Gardening - Fruit: Selecting & Planting
Apples, often called the “King of Fruits,” are grown commercially and in home orchards in all parts of Tennessee. Most varieties of apples can be successfully grown, although some may present special challenges. The primary harvest period for Tennessee apples extends from about mid-August to mid or late October. Some producers have varieties which will ripen either earlier or later than this time. Growers having cold storage facilities can supply markets with quality apples for several months after harvest. Currently, no Tennessee apple growers are using controlled atmosphere facilities which allow storage of fruit for up to 10 or 12 months.
Red Delicious, Golden (Yellow) Delicious, Romes and Winesaps are the primary varieties grown for sale to grocery stores and fruit and vegetable markets. Many of the growers who are concentrating on direct sales to the consumer through on-farm markets are emphasizing production of apple varieties not commonly found in stores. Examples of such varieties include Gala, Empire, Jonagold, Melrose, Arkansas Black and Fuji. These apples offer unique taste differences. They can be very good for drying, cooking or use in cider, as well as for fresh consumption.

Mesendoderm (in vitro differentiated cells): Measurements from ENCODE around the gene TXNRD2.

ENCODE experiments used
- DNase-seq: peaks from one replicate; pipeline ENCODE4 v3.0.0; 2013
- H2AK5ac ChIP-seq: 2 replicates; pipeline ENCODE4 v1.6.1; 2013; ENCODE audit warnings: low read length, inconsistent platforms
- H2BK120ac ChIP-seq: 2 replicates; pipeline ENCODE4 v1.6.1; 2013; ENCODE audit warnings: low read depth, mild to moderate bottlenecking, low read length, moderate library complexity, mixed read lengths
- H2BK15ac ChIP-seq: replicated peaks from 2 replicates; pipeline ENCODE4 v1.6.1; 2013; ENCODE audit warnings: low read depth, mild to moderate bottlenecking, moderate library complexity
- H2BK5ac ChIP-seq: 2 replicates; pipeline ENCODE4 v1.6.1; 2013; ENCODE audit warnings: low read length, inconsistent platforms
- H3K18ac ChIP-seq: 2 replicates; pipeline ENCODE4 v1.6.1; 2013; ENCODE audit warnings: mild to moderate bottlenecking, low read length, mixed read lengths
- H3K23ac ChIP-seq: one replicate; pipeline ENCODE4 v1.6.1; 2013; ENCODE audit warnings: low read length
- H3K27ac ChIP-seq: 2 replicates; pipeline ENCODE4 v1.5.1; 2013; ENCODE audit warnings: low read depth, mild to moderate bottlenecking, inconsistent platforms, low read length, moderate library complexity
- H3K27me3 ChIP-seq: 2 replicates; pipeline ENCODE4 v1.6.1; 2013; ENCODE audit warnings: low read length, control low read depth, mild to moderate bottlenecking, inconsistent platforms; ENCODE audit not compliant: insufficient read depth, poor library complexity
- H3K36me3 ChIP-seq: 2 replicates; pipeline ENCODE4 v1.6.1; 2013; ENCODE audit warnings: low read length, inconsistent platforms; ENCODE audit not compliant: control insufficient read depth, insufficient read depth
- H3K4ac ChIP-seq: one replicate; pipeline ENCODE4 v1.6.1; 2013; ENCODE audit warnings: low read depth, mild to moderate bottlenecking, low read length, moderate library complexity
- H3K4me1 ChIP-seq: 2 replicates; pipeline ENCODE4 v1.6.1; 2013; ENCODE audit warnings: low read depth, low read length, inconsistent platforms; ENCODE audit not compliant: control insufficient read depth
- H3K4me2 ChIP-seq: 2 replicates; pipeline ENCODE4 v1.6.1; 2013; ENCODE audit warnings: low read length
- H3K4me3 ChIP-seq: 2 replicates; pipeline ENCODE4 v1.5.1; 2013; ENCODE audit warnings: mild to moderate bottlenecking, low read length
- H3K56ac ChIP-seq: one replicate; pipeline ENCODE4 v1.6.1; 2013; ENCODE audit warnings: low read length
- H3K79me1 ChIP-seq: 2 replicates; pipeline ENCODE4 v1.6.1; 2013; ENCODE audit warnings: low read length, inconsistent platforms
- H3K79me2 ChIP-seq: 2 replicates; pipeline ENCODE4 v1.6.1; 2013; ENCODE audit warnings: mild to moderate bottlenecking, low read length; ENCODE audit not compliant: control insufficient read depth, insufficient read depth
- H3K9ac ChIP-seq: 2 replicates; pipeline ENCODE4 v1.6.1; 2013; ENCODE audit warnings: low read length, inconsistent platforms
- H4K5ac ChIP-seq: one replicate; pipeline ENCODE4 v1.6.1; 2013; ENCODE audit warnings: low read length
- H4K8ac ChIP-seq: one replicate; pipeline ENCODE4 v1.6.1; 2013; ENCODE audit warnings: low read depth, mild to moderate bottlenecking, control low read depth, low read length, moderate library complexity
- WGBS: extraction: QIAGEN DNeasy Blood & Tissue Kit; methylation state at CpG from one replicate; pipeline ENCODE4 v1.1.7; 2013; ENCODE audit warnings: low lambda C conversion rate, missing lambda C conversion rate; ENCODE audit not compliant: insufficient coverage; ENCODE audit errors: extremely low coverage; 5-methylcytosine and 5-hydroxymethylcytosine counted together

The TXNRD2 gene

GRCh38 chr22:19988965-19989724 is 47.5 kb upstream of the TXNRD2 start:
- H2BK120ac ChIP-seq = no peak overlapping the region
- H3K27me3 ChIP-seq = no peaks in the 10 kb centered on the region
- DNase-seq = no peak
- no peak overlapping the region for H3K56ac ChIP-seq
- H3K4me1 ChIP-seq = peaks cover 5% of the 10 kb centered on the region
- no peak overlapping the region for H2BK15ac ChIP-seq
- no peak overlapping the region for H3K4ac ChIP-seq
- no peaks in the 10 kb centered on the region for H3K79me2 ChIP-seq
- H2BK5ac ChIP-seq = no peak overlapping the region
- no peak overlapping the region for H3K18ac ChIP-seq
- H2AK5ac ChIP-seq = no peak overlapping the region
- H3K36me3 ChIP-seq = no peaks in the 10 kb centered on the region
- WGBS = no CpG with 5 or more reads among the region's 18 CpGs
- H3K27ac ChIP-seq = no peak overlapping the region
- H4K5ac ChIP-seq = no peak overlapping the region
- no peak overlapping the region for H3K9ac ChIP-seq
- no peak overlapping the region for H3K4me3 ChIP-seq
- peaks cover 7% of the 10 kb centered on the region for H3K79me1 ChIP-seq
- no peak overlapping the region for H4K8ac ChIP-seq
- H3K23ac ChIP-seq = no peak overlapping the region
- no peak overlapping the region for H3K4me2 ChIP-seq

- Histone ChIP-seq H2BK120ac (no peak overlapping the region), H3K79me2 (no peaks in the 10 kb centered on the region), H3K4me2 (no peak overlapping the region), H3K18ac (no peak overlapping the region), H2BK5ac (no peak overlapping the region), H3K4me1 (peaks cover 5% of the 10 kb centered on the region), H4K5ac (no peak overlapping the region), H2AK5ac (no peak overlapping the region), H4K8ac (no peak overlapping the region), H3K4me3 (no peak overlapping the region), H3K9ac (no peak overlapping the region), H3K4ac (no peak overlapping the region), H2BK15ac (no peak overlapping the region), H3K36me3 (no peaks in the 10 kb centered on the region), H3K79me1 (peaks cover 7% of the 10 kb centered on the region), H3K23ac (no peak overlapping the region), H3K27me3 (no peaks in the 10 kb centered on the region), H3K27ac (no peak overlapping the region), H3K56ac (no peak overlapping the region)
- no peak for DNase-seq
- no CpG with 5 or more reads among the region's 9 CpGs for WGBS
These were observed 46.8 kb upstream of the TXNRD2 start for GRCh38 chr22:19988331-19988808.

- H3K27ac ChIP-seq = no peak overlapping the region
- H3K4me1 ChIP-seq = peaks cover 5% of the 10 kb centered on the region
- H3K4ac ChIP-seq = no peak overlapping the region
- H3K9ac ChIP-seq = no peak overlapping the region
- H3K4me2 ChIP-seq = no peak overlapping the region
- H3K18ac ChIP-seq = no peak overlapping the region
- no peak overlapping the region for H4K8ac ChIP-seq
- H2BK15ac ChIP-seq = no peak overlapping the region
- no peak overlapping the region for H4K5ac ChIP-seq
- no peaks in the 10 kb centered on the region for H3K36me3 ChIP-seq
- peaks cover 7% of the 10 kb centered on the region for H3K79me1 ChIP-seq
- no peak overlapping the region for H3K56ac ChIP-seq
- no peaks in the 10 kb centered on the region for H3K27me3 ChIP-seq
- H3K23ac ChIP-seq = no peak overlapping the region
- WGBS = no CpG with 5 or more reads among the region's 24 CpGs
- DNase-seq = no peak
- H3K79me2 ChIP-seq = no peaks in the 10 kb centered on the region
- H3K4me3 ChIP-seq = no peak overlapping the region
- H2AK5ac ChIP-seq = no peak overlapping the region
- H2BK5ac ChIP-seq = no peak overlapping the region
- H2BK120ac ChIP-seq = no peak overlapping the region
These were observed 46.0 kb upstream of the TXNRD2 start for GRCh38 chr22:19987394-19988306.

When selecting apples, choose those that are mature and free from defects such as bruising and decay. Not all blemishes are detrimental to the fruit. Russetting, which may be especially prevalent on Golden Delicious, is considered a defect for apples undergoing USDA inspection. However, russet does not detract from the usability of the fruit in any way. In fact, many customers prefer a “rusty” Golden Delicious over a smooth one. Russet is primarily caused by high humidity and/or rainfall shortly following bloom.
"SP307-L-Selecting Quality Apples," The University of Tennessee Agricultural Extension Service, , http://trace.tennessee.edu/utk_agexgard/73